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ACT's lavish 'King and I' remains an audience favorite 60 years later

October 23, 2012
By DIANE SPEER - News Lifestyles Editor , The Alpena News

With Alpena Civic Theatre's lush production of "The King and I," there is much to be relished in the details. This monumental Rodgers and Hammerstein musical continues to captivate more than 60 years after it first opened on Broadway.

Director Chip Lavely and the talented production team at ACT have transformed the sometimes space-challenged stage into an opulent royal palace through the use of a smartly-designed set decorated with Oriental motifs, gilded trim and lavish curtains. The costumes for the large cast of 28 feature jewel-toned Oriental fabrics, sumptuous period gowns and an ample amount of gold jewelry and headpieces as accents.

All of these details create a perfect ambiance where the shows two main characters, played superbly by husband and wife Tony and Jennifer Jasso, make for a hugely entertaining night at the theatre. In the process, the two leads are surrounded by many other performers who help to make ACT's version of "The King and I" a treat for both the eyes and the ears.

The show is based on the 1944 novel, "Anna and the King of Siam" by Margaret Landon, and the book was derived from the memoirs of Anna Leonowens, who actually became governess to the king of Siam (now modern-day Thailand) in the early1860s. The show opened on Broadway in 1951 and the film version came in 1956. Both made Yul Brynner an international star.

The story deals with the experiences of the British schoolteacher, Anna, (Jennifer Jasso) who is hired as part of the King's (Tony Jasso) drive to modernize his country. The relationship between the two is marked by conflict through much of the play, as well as by a love that neither is able to express.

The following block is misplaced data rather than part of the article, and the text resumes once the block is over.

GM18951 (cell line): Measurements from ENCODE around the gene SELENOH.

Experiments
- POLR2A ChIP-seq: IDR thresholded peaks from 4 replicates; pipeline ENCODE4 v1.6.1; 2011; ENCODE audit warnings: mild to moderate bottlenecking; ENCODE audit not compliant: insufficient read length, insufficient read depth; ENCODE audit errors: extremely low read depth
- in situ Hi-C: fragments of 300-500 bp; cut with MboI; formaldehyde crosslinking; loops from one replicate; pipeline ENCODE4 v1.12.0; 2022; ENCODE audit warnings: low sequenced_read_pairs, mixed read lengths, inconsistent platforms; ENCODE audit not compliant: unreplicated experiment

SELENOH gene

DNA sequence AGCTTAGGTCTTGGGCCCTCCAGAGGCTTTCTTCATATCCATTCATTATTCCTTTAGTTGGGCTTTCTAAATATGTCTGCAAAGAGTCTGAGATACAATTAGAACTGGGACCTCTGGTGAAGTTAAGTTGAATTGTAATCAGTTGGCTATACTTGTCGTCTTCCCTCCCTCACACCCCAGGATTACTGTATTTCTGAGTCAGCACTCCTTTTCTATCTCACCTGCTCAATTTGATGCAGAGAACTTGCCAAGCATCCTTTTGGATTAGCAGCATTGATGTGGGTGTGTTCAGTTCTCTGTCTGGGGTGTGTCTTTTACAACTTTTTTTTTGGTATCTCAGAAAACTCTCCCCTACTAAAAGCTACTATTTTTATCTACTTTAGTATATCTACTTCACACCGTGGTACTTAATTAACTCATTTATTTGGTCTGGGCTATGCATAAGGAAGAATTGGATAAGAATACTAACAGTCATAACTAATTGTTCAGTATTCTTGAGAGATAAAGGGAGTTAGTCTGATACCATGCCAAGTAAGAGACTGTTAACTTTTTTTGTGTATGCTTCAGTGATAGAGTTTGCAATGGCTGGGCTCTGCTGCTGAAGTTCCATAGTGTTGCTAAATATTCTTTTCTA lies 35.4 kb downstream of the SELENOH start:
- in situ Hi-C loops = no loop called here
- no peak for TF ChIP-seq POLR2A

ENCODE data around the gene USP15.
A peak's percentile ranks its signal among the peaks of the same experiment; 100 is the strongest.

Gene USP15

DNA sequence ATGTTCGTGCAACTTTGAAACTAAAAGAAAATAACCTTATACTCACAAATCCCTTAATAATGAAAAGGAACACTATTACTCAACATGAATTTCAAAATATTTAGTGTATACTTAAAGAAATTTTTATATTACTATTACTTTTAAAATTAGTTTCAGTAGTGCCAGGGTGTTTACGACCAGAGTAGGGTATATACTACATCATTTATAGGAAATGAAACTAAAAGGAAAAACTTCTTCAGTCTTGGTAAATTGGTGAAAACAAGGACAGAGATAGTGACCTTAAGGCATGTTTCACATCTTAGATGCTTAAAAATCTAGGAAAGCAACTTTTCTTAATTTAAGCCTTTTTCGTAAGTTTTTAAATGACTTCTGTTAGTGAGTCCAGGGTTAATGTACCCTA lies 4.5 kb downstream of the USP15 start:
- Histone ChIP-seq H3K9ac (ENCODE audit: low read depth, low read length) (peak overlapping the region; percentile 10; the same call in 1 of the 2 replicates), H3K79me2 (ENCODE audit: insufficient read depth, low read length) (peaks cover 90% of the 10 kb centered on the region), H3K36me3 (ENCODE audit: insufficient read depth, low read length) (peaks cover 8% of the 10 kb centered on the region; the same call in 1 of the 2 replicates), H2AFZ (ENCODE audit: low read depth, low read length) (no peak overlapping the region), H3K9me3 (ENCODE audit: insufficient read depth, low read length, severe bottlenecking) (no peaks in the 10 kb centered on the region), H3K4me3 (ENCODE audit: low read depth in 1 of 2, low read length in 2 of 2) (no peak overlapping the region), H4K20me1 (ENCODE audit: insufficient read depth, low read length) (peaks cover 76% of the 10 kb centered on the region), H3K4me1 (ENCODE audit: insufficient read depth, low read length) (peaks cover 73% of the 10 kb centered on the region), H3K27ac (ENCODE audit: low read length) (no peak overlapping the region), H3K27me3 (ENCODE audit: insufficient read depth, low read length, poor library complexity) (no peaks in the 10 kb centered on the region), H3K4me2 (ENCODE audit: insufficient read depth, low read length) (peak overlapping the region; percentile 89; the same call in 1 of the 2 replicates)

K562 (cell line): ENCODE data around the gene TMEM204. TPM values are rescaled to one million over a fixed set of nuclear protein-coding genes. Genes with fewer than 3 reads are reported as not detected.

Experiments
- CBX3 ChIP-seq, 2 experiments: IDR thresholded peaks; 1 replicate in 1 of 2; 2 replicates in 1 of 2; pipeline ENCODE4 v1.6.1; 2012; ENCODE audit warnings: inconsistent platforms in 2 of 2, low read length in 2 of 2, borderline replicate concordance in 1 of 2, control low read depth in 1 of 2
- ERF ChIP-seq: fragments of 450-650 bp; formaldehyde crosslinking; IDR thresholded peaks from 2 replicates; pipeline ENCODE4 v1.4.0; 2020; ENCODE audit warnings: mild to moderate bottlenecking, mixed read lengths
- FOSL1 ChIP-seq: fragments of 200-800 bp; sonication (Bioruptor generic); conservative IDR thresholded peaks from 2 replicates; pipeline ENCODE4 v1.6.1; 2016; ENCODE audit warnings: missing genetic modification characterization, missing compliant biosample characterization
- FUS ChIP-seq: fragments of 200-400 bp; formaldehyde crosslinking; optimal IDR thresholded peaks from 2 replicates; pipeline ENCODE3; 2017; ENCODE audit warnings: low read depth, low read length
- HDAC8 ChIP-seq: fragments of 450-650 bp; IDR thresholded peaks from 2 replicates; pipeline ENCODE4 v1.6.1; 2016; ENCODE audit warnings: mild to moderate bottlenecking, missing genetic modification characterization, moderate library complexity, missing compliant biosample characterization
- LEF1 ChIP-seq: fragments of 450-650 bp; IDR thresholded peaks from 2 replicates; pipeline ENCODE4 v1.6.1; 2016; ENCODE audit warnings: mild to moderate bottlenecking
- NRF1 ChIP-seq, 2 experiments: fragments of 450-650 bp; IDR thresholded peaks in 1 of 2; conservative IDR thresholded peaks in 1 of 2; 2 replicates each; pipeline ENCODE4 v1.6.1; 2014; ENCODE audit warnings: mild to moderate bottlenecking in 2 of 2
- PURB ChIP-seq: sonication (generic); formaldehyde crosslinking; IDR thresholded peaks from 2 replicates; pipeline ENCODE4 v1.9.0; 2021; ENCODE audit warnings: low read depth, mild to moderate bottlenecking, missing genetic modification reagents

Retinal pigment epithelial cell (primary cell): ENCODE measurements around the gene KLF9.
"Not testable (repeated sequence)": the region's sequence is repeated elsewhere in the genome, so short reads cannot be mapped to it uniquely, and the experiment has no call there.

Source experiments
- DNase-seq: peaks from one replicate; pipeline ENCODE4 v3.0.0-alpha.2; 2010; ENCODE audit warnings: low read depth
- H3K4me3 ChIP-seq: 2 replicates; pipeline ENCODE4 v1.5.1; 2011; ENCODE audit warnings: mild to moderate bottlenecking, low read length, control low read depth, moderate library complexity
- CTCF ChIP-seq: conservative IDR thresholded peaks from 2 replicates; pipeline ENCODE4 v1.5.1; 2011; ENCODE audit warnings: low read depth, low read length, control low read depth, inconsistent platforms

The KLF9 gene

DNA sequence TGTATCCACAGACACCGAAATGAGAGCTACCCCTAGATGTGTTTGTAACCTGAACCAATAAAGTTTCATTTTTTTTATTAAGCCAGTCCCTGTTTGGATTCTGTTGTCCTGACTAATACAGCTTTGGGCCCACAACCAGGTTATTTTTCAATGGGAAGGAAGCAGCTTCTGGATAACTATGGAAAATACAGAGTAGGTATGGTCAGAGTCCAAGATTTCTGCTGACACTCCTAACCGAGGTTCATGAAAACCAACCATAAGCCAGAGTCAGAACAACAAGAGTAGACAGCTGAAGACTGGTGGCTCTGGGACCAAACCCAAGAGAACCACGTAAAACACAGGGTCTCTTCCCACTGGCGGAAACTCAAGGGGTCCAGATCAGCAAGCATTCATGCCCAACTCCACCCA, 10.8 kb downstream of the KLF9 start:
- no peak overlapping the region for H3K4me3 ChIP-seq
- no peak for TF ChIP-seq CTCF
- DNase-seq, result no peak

As anyone who has seen either a previous stage version or the movie would expect, Tony Jasso's portrayal of the King is as an iron-willed, powerful monarch who demands respect from his wives, children (all 67 of them) and servants. But he meets his match in Anna, suitably depicted by Jennifer Jasso as a fiercely independent and compassionate widow who bucks his authority.

These two could not have been any better cast. Their natural chemistry in real life translates beautifully in their roles, whether Anna is humorously lowering her head at the King's insistence or teaching him to dance in the crowd-pleasing number, "Shall We Dance."

Ashley Timmreck and Jeffry Kuznicki, Jr. are sweet as the doomed lovers, Tuptim and Lun Tha. Their well-sung duos of "We Kiss in a Shadow" and "I Have Dreamed" are two of the prettiest ballads in the show. Karen Thompson also brings a strong voice and a believability to her role as the head wife of the King, Lady Thiang.

Children always do a lot to up the cuteness factor in most shows, and "The King and I" is no exception. ACT has its share of adorable kids featured in the show, including the young princesses played by Carolyn Kieliszewski, Alexis Meoak, Deanna Meoak, Jade Minton, Elizabeth Sayre, Swasti Shree, and Madison Timmreck. Nicholas Timmreck as the young Crown Prince and Tristan Minton as Anna's young son also add to the enjoyment.

Ed Scott does a good job as the King's prime minister as does Doug Niergarth as Capt. Orton/Sir Edward Ramsey. Playing some of the King's wives, each attired in an elegant Oriental dress, are Breanna Burrone, Amanda Hulsey, Jessica Pearson, Karisa Meier, Kaitlyn Noiles and Margaret Woodruff.

Rounding out the cast are Devon Chisholm as Phra Alack/Interpreter, Matea Torres as Princess Ying Yaowalak, Julie Kieliszewski as the Amazon, J.D. Niergarth as the impressive-looking guard and Lara Torres as another of the King's wives, who performs a delightful fan dance.

The show is filled with many of Rodgers and Hammerstein's easily recognizable tunes, including "I Whistle a Happy Tune," "Getting to Know You" and "Hello, Young Lovers." The singing is wonderful across the board as is the musical accompaniment provided by musical director Bunny Lyon and flutist Mary Ann Hubbard.

Remaining performance are today through Sunday and Oct. 24-28, with showtimes at 7:30 p.m. Wednesday to Saturday and 2 p.m. Sunday. For reservations, call the box office at 354-3624.

 
 

 

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